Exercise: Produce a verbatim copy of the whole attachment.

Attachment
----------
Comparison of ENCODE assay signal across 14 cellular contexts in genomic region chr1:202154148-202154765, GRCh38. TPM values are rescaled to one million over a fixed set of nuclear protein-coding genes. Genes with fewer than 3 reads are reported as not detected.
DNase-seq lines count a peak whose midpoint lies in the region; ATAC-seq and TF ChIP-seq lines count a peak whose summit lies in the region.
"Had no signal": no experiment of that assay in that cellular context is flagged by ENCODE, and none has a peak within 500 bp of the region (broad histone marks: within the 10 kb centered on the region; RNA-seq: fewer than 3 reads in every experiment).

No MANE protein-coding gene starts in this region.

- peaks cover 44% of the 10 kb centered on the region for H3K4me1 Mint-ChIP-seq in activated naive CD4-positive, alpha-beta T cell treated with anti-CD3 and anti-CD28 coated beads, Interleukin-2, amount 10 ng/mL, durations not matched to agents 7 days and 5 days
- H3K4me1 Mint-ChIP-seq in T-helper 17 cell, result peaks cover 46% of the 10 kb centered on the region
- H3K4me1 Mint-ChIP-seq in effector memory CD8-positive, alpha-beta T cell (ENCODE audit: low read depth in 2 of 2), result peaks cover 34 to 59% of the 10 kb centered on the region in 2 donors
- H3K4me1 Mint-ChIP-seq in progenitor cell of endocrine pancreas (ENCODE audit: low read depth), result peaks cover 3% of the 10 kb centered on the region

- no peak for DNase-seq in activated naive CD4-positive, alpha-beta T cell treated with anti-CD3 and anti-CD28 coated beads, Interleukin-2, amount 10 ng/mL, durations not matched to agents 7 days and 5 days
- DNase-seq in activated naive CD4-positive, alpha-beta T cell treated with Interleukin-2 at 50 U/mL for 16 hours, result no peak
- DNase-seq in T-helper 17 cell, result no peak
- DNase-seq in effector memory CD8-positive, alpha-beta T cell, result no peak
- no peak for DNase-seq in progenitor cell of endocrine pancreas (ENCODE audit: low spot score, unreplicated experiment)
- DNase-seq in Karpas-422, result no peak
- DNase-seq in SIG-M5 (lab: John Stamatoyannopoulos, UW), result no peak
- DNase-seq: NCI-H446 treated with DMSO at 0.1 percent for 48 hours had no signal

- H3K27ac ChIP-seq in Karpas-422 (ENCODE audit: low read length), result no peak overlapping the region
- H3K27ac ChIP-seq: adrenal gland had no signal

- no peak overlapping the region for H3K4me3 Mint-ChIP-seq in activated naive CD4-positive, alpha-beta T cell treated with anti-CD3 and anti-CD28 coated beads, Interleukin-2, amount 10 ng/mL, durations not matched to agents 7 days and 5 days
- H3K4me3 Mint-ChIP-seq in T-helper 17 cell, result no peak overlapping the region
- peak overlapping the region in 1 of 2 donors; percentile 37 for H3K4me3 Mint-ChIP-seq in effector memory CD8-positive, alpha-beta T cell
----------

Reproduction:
Comparison of ENCODE assay signal across 14 cellular contexts in genomic region chr1:202154148-202154765, GRCh38. TPM values are rescaled to one million over a fixed set of nuclear protein-coding genes. Genes with fewer than 3 reads are reported as not detected.
DNase-seq lines count a peak whose midpoint lies in the region; ATAC-seq and TF ChIP-seq lines count a peak whose summit lies in the region.
"Had no signal": no experiment of that assay in that cellular context is flagged by ENCODE, and none has a peak within 500 bp of the region (broad histone marks: within the 10 kb centered on the region; RNA-seq: fewer than 3 reads in every experiment).

No MANE protein-coding gene starts in this region.

- peaks cover 44% of the 10 kb centered on the region for H3K4me1 Mint-ChIP-seq in activated naive CD4-positive, alpha-beta T cell treated with anti-CD3 and anti-CD28 coated beads, Interleukin-2, amount 10 ng/mL, durations not matched to agents 7 days and 5 days
- H3K4me1 Mint-ChIP-seq in T-helper 17 cell, result peaks cover 46% of the 10 kb centered on the region
- H3K4me1 Mint-ChIP-seq in effector memory CD8-positive, alpha-beta T cell (ENCODE audit: low read depth in 2 of 2), result peaks cover 34 to 59% of the 10 kb centered on the region in 2 donors
- H3K4me1 Mint-ChIP-seq in progenitor cell of endocrine pancreas (ENCODE audit: low read depth), result peaks cover 3% of the 10 kb centered on the region

- no peak for DNase-seq in activated naive CD4-positive, alpha-beta T cell treated with anti-CD3 and anti-CD28 coated beads, Interleukin-2, amount 10 ng/mL, durations not matched to agents 7 days and 5 days
- DNase-seq in activated naive CD4-positive, alpha-beta T cell treated with Interleukin-2 at 50 U/mL for 16 hours, result no peak
- DNase-seq in T-helper 17 cell, result no peak
- DNase-seq in effector memory CD8-positive, alpha-beta T cell, result no peak
- no peak for DNase-seq in progenitor cell of endocrine pancreas (ENCODE audit: low spot score, unreplicated experiment)
- DNase-seq in Karpas-422, result no peak
- DNase-seq in SIG-M5 (lab: John Stamatoyannopoulos, UW), result no peak
- DNase-seq: NCI-H446 treated with DMSO at 0.1 percent for 48 hours had no signal

- H3K27ac ChIP-seq in Karpas-422 (ENCODE audit: low read length), result no peak overlapping the region
- H3K27ac ChIP-seq: adrenal gland had no signal

- no peak overlapping the region for H3K4me3 Mint-ChIP-seq in activated naive CD4-positive, alpha-beta T cell treated with anti-CD3 and anti-CD28 coated beads, Interleukin-2, amount 10 ng/mL, durations not matched to agents 7 days and 5 days
- H3K4me3 Mint-ChIP-seq in T-helper 17 cell, result no peak overlapping the region
- peak overlapping the region in 1 of 2 donors; percentile 37 for H3K4me3 Mint-ChIP-seq in effector memory CD8-positive, alpha-beta T cell